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In this article, we review three clinical responses to the study and evaluation of grammar in children who speak nonmainstream dialects of English. Then we introduce a fourth, system based response that views nonmainstream dialects of English, such as African American English (AAE) and Southern White English (SWE) as made up of dialect-specific and dialect-universal features. To illustrate the usefulness of a system-based approach and to distinguish our two terms from others in the dialect literature, we present AAE and SWE relative clause data from two previously published studies. Following this, we present new findings from AAE- and SWE-speaking children’s use of past tense and past participles to further demonstrate the value of examining larger units (i.e., systems) of a grammar to identify a child’s language strengths and weaknesses. We conclude by arguing that a system-based approach moves us beyond our field’s preoccupation with the nonmainstream aspects of children’s dialects while also moving us beyond Brown’s 14 morphemes. Although the focus of the article is on assessment, the content is relevant to the treatment of grammar because effective promotion of any child’s grammar (including the grammars of those who speak nonmainstream dialects of English) will occur only when we begin to view the child’s grammar as a system rather than as a sum of its parts.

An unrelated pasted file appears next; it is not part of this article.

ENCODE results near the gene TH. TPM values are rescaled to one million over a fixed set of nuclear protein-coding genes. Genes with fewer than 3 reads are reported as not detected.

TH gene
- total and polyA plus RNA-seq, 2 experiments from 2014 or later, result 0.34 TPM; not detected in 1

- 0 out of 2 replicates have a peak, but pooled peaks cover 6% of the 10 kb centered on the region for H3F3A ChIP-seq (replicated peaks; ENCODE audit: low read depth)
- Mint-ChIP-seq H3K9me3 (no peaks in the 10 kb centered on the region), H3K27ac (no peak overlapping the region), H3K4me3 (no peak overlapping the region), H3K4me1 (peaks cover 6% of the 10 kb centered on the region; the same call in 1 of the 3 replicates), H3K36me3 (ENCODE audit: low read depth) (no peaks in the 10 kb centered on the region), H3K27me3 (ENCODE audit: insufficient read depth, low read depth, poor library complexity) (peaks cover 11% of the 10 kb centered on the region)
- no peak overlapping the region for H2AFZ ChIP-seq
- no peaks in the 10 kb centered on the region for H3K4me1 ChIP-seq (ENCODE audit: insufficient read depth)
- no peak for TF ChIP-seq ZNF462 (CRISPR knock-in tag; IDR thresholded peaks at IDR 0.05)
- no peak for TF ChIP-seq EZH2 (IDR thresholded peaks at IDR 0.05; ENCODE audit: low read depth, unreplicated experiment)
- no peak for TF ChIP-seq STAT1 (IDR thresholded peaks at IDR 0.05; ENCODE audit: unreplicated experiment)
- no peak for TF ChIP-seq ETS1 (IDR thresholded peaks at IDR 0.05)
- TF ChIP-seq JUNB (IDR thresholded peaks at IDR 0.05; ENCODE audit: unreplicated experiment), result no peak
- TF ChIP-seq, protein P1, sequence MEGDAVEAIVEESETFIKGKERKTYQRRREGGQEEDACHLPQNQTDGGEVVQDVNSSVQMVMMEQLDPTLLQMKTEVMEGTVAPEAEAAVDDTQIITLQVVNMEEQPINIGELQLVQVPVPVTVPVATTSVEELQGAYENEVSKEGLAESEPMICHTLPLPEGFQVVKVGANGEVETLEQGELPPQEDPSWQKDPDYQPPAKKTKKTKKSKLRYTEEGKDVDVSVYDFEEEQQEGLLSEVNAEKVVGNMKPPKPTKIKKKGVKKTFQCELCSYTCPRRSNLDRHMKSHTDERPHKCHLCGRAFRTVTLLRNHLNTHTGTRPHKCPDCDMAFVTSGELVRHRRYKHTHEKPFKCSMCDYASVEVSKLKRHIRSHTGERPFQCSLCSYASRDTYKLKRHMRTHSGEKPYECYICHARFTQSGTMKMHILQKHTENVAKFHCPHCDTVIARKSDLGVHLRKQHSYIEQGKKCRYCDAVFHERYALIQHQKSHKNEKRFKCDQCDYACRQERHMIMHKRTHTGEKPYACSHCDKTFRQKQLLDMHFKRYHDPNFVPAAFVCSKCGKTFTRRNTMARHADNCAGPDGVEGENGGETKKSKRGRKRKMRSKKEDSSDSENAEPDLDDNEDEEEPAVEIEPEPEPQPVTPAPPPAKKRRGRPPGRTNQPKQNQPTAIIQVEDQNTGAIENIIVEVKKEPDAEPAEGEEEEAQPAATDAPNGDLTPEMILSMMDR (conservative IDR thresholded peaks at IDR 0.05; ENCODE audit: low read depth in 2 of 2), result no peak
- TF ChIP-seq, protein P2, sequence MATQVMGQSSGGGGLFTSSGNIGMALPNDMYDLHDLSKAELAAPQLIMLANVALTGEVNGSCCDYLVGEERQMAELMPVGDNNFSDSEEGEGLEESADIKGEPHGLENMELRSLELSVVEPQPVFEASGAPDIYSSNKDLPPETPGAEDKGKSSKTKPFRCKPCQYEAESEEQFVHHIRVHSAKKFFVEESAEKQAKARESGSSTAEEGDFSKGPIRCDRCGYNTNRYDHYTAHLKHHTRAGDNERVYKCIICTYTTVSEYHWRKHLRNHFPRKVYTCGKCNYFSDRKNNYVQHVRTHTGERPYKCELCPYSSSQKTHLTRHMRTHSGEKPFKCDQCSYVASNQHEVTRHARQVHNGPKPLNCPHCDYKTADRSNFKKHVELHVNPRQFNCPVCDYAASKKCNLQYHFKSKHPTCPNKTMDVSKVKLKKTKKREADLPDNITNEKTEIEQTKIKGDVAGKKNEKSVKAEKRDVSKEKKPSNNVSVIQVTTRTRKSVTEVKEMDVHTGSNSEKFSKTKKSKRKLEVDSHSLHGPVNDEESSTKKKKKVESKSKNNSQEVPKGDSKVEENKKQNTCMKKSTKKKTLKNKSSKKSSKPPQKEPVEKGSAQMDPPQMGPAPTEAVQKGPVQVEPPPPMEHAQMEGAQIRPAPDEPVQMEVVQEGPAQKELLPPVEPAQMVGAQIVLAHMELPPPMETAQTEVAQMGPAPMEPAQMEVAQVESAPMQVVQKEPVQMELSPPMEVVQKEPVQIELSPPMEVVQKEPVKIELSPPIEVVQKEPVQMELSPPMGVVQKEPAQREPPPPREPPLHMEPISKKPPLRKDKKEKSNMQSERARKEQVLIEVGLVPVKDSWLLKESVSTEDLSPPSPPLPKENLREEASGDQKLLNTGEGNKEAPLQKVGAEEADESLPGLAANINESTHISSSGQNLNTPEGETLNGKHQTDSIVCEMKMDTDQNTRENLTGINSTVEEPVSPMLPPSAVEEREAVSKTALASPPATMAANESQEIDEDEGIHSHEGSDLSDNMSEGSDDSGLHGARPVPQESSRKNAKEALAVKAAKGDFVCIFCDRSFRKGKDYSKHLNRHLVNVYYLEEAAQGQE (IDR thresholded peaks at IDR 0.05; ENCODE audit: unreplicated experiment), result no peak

Oetting, J.B., Lee, R., & Porter, K. L. (2013). Evaluating the grammars of children who speak nonmainstream dialects of English. Topics in Language Disorders, 33(2). 140-151. https://doi:10.1097/TLD.0b013e31828f509f